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T1 - Drug-Coated Balloons Versus Second-Generation Drug-Eluting Stents for the Management of Recurrent Multimetal-Layered In-Stent Restenosis

AU - Kawamoto, Hiroyoshi

AU - Ruparelia, Neil

AU - Latib, Azeem

AU - Miyazaki, Tadashi

AU - Sato, Katsumasa

AU - Mangieri, Antonio

AU - Contri, Rachele

AU - Stella, Stefano

AU - Figini, Filippo

AU - Chieffo, Alaide

AU - Carlino, Mauro

AU - Montorfano, Matteo

AU - Colombo, Antonio

PY - 2015/10/1

Y1 - 2015/10/1

N2 - Objectives This study aimed to investigate the clinical outcomes of patients presenting with recurrent drug-eluting stent (DES) in-stent restenosis (ISR) treated with a second-generation DES or with a drug-coated balloon (DCB). Background To date, there are no reports of DCB treatment and limited data with regard to the efficacy of further DES implantation for recurrent ISR. Methods Between January 2008 and December 2013, 171 lesions were assessed for eligibility (82 lesions in the second-generation DES group and 89 lesions in the DCB group). Results Acute gain was greater in the second-generation DES group (second-generation DES, 2.09 ± 0.53 mm vs. DCBs, 1.60 ± 0.62 mm, p <0.001). The rates of major adverse cardiac events were comparable (at 1 year, DES 14.0% vs. DCBs 12.3%; at 2 years, DES 28.8% vs. DCBs 43.5%, p = 0.21). Major adverse cardiac event rates were mainly driven by target lesion revascularization (at 1 year, DES 12.5% vs. DCBs 10.9%; at 2 years, DES 27.7% vs. DCBs 38.3%; p = 0.40). Definite scaffold thrombosis occurred in 2 patients (1 patient in each group). Multivariable analysis revealed ISR recurrence within 1 year (hazard ratio: 2.43, 95% confidence interval: 1.14 to 5.18, p = 0.02) and lesion length (per 10-mm increase) (hazard ratio: 1.15, 95% confidence interval: 1.00 to 1.32, p = 0.049) to be independent predictors of TLR. Conclusions The results after both treatments were equivalent. ISR recurrence within 1 year of the first reintervention and lesion length were independent predictors of future target lesion revascularization. Larger studies are required to confirm the late (>1 year) differences with regard to clinical outcomes.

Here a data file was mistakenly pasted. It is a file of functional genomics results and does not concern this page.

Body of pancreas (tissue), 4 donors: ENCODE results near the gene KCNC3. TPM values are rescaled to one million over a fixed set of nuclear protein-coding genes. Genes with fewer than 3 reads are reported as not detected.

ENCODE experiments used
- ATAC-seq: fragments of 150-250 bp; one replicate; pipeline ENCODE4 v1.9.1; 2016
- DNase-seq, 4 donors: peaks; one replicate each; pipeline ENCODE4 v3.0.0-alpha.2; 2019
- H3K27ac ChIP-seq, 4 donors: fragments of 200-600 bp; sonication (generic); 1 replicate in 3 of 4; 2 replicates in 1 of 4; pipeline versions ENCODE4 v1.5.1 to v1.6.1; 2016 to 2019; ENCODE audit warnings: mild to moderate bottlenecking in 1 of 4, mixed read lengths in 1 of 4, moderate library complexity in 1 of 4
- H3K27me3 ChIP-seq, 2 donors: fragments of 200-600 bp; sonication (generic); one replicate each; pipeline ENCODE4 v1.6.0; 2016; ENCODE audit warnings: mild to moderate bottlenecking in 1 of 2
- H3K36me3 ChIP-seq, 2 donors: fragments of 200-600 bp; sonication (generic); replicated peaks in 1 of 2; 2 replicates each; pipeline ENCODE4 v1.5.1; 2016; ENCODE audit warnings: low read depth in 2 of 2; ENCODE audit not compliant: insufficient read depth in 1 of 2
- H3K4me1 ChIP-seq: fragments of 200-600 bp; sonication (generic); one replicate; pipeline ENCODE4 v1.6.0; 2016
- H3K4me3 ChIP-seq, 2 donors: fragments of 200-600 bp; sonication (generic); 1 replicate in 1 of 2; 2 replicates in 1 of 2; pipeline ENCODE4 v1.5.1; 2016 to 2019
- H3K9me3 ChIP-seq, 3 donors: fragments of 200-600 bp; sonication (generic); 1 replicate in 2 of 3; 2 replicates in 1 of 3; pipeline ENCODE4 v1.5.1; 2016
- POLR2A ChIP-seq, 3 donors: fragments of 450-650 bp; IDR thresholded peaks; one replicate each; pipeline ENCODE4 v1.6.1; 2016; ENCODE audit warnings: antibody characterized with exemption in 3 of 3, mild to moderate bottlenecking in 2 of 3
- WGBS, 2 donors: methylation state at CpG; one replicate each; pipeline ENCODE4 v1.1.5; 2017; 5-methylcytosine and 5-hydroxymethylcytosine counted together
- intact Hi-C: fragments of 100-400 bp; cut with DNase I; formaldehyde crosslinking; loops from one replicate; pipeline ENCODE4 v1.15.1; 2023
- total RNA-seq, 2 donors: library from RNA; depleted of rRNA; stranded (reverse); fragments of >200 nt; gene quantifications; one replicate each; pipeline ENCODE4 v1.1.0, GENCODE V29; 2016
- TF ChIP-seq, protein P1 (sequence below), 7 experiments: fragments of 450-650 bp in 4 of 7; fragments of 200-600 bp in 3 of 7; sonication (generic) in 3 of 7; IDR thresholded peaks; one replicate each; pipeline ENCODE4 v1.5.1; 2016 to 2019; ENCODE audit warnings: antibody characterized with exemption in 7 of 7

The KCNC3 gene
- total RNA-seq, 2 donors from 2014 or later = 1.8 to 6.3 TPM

AB - Objectives This study aimed to investigate the clinical outcomes of patients presenting with recurrent drug-eluting stent (DES) in-stent restenosis (ISR) treated with a second-generation DES or with a drug-coated balloon (DCB). Background To date, there are no reports of DCB treatment and limited data with regard to the efficacy of further DES implantation for recurrent ISR. Methods Between January 2008 and December 2013, 171 lesions were assessed for eligibility (82 lesions in the second-generation DES group and 89 lesions in the DCB group). Results Acute gain was greater in the second-generation DES group (second-generation DES, 2.09 ± 0.53 mm vs. DCBs, 1.60 ± 0.62 mm, p <0.001). The rates of major adverse cardiac events were comparable (at 1 year, DES 14.0% vs. DCBs 12.3%; at 2 years, DES 28.8% vs. DCBs 43.5%, p = 0.21). Major adverse cardiac event rates were mainly driven by target lesion revascularization (at 1 year, DES 12.5% vs. DCBs 10.9%; at 2 years, DES 27.7% vs. DCBs 38.3%; p = 0.40). Definite scaffold thrombosis occurred in 2 patients (1 patient in each group). Multivariable analysis revealed ISR recurrence within 1 year (hazard ratio: 2.43, 95% confidence interval: 1.14 to 5.18, p = 0.02) and lesion length (per 10-mm increase) (hazard ratio: 1.15, 95% confidence interval: 1.00 to 1.32, p = 0.049) to be independent predictors of TLR. Conclusions The results after both treatments were equivalent. ISR recurrence within 1 year of the first reintervention and lesion length were independent predictors of future target lesion revascularization. Larger studies are required to confirm the late (>1 year) differences with regard to clinical outcomes.